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Kazakhstan Linseed Exports to Surge, Oil World Forecasts

Tuesday 13 March 2012

PARIS (Bloomberg) – Linseed exports from Kazakhstan and Russia are forecast to jump in the year through July after production in Canada slumped following contamination with genetically modified crops, researcher Oil World said.

Russian linseed exports are forecast to climb 84% to 280,000 metric tons from 152,000 tons in 2010-11 and 71,000 tons in 2009-10, while Kazakhstan’s shipments will more than triple to 200,000 tons from 60,000 tons in 2010-11 and 30,000 tons two years ago, the Hamburg-based researcher said in a weekly report released today.

Canadian exports of linseed, or flaxseed, to the European Union, the biggest buyer, slumped after the bloc in 2009 found shipments with unauthorized genetically modified seed. Canada’s exports of the oilseed slumped to 359,000 tons last year from 705,000 tons in 2010, according to Oil World.

Russia, Kazakhstan and Ukraine are forecast to jointly export 510,000 tons of linseed in the year through July, more than double the 237,000 tons a year earlier and compared with about 1,000 tons a decade ago, according to Oil World.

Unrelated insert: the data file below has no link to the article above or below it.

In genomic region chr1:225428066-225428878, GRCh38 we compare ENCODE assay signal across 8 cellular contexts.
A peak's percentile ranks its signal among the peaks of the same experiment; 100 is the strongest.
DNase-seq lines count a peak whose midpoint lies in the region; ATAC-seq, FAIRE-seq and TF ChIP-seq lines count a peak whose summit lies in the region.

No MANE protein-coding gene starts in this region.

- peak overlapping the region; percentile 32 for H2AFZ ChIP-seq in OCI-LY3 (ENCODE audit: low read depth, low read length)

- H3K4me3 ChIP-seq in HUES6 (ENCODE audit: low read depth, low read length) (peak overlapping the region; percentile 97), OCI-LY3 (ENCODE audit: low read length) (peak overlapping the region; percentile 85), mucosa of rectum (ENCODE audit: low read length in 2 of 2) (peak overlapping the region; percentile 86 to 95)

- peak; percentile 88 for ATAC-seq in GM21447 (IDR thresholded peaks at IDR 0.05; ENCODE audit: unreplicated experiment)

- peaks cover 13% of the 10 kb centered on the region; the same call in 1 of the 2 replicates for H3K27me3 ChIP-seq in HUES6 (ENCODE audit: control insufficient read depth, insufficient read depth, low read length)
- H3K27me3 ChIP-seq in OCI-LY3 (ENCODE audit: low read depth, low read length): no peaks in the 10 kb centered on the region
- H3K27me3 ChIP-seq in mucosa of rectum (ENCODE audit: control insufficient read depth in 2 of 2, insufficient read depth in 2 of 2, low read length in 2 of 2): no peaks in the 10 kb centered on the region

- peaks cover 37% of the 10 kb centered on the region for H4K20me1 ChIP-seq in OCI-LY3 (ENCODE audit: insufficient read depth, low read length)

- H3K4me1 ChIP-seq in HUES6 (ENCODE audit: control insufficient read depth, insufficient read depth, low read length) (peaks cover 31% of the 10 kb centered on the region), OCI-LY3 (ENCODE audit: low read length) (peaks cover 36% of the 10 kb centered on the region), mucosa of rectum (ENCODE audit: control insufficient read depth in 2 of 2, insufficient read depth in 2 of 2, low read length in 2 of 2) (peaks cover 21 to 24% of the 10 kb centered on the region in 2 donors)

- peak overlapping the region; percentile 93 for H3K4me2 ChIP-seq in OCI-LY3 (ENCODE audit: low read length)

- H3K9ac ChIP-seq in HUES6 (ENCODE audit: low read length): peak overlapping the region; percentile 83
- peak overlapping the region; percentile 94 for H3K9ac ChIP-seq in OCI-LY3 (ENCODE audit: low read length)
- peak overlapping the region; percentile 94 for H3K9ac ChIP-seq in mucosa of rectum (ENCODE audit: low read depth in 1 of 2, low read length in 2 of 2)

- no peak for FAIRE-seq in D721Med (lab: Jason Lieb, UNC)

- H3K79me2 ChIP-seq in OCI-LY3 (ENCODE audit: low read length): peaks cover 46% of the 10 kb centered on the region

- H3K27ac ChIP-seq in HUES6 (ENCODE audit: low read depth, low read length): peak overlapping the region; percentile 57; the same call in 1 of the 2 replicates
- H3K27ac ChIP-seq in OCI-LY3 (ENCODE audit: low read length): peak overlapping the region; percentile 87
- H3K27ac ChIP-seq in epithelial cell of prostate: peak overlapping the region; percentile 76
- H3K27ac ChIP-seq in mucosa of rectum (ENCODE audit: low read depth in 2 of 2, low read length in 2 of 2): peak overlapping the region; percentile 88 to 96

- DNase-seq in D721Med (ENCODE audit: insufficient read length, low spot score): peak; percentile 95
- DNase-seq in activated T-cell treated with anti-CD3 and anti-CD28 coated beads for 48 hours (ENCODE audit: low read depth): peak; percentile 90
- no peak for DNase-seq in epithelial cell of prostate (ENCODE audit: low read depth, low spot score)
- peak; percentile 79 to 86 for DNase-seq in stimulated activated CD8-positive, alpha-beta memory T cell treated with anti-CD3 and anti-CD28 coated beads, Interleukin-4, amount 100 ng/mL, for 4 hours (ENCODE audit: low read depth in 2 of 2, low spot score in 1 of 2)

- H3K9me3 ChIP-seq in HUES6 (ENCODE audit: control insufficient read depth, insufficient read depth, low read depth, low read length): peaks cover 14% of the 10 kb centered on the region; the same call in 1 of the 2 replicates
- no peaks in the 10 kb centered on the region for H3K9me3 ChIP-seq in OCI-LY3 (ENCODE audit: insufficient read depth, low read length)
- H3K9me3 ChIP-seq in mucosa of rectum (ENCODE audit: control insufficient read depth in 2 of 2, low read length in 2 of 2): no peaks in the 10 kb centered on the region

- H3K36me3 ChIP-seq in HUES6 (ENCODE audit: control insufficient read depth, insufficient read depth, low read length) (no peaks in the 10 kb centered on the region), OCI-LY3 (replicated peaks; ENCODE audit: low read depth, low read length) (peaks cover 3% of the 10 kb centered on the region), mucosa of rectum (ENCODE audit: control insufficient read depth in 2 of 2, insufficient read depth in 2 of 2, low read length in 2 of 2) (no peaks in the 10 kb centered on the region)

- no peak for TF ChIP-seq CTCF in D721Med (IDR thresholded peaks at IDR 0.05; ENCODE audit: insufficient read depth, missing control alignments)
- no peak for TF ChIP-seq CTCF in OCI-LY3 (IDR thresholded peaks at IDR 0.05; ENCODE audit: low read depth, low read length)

Traditionally, linseed has been grown for its oil, which is used in the manufacture of paints, varnishes and linoleum, because of its drying and hardening properties when exposed to the air and sunlight. Breeders have also produced linseed varieties that give oils with fatty acid profiles that make them suitable for culinary uses. This is because these linola types containing a high proportion of linoleic acid and a low proportion of linolenic acid, have the appropriate stability and shelf life that the industrial types lack. Tests have indicated that these also have a range of industrial applications including specialist oils and inks.

A growing market has been identified for whole seed linseed, in baking and in health foods and for this the traditional “high linolenic” varieties are suitable, as it is only their extracted oil that lacks the keeping qualities for culinary use. There is a market for linseed meal as animal feed, also poultry feed as it increases levels of omega 3 fatty acid in eggs. Whole seed is used in the baking and confectionery industries where its health benefits are recognised. Linseed straw also has application in biomass energy burners.

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